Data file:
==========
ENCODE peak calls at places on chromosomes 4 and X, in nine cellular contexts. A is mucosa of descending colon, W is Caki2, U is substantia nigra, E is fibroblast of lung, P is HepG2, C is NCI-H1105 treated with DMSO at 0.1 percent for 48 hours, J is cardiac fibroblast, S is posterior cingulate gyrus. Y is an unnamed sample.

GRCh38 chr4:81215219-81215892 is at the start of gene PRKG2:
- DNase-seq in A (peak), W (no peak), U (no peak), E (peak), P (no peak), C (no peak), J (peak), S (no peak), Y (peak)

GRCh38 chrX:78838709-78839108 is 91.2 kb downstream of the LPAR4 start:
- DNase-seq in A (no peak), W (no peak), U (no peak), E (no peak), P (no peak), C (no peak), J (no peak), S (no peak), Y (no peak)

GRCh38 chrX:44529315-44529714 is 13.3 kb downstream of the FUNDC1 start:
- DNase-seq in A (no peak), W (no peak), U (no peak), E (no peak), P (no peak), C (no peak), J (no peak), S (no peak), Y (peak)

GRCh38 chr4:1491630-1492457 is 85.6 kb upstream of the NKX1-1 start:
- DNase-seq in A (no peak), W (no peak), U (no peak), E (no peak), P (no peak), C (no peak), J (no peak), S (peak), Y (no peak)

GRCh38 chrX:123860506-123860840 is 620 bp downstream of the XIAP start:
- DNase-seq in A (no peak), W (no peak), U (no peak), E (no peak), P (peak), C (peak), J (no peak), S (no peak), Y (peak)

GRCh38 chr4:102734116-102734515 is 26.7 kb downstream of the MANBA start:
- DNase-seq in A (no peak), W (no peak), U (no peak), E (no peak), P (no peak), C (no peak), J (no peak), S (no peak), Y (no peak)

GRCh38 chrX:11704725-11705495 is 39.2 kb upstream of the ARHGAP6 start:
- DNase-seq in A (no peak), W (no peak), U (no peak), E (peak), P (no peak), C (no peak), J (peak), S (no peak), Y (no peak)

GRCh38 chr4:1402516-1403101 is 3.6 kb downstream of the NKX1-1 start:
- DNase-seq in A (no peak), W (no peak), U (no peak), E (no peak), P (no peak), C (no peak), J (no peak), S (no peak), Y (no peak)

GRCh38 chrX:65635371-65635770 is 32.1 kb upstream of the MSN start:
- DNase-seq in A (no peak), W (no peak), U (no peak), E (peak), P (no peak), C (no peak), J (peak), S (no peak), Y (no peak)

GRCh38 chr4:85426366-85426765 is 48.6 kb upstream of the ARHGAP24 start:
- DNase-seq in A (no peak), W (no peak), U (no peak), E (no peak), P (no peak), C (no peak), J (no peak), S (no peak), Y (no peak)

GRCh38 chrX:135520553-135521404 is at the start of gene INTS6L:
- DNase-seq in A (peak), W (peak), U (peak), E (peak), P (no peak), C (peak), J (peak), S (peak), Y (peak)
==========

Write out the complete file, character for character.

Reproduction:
ENCODE peak calls at places on chromosomes 4 and X, in nine cellular contexts. A is mucosa of descending colon, W is Caki2, U is substantia nigra, E is fibroblast of lung, P is HepG2, C is NCI-H1105 treated with DMSO at 0.1 percent for 48 hours, J is cardiac fibroblast, S is posterior cingulate gyrus. Y is an unnamed sample.

GRCh38 chr4:81215219-81215892 is at the start of gene PRKG2:
- DNase-seq in A (peak), W (no peak), U (no peak), E (peak), P (no peak), C (no peak), J (peak), S (no peak), Y (peak)

GRCh38 chrX:78838709-78839108 is 91.2 kb downstream of the LPAR4 start:
- DNase-seq in A (no peak), W (no peak), U (no peak), E (no peak), P (no peak), C (no peak), J (no peak), S (no peak), Y (no peak)

GRCh38 chrX:44529315-44529714 is 13.3 kb downstream of the FUNDC1 start:
- DNase-seq in A (no peak), W (no peak), U (no peak), E (no peak), P (no peak), C (no peak), J (no peak), S (no peak), Y (peak)

GRCh38 chr4:1491630-1492457 is 85.6 kb upstream of the NKX1-1 start:
- DNase-seq in A (no peak), W (no peak), U (no peak), E (no peak), P (no peak), C (no peak), J (no peak), S (peak), Y (no peak)

GRCh38 chrX:123860506-123860840 is 620 bp downstream of the XIAP start:
- DNase-seq in A (no peak), W (no peak), U (no peak), E (no peak), P (peak), C (peak), J (no peak), S (no peak), Y (peak)

GRCh38 chr4:102734116-102734515 is 26.7 kb downstream of the MANBA start:
- DNase-seq in A (no peak), W (no peak), U (no peak), E (no peak), P (no peak), C (no peak), J (no peak), S (no peak), Y (no peak)

GRCh38 chrX:11704725-11705495 is 39.2 kb upstream of the ARHGAP6 start:
- DNase-seq in A (no peak), W (no peak), U (no peak), E (peak), P (no peak), C (no peak), J (peak), S (no peak), Y (no peak)

GRCh38 chr4:1402516-1403101 is 3.6 kb downstream of the NKX1-1 start:
- DNase-seq in A (no peak), W (no peak), U (no peak), E (no peak), P (no peak), C (no peak), J (no peak), S (no peak), Y (no peak)

GRCh38 chrX:65635371-65635770 is 32.1 kb upstream of the MSN start:
- DNase-seq in A (no peak), W (no peak), U (no peak), E (peak), P (no peak), C (no peak), J (peak), S (no peak), Y (no peak)

GRCh38 chr4:85426366-85426765 is 48.6 kb upstream of the ARHGAP24 start:
- DNase-seq in A (no peak), W (no peak), U (no peak), E (no peak), P (no peak), C (no peak), J (no peak), S (no peak), Y (no peak)

GRCh38 chrX:135520553-135521404 is at the start of gene INTS6L:
- DNase-seq in A (peak), W (peak), U (peak), E (peak), P (no peak), C (peak), J (peak), S (peak), Y (peak)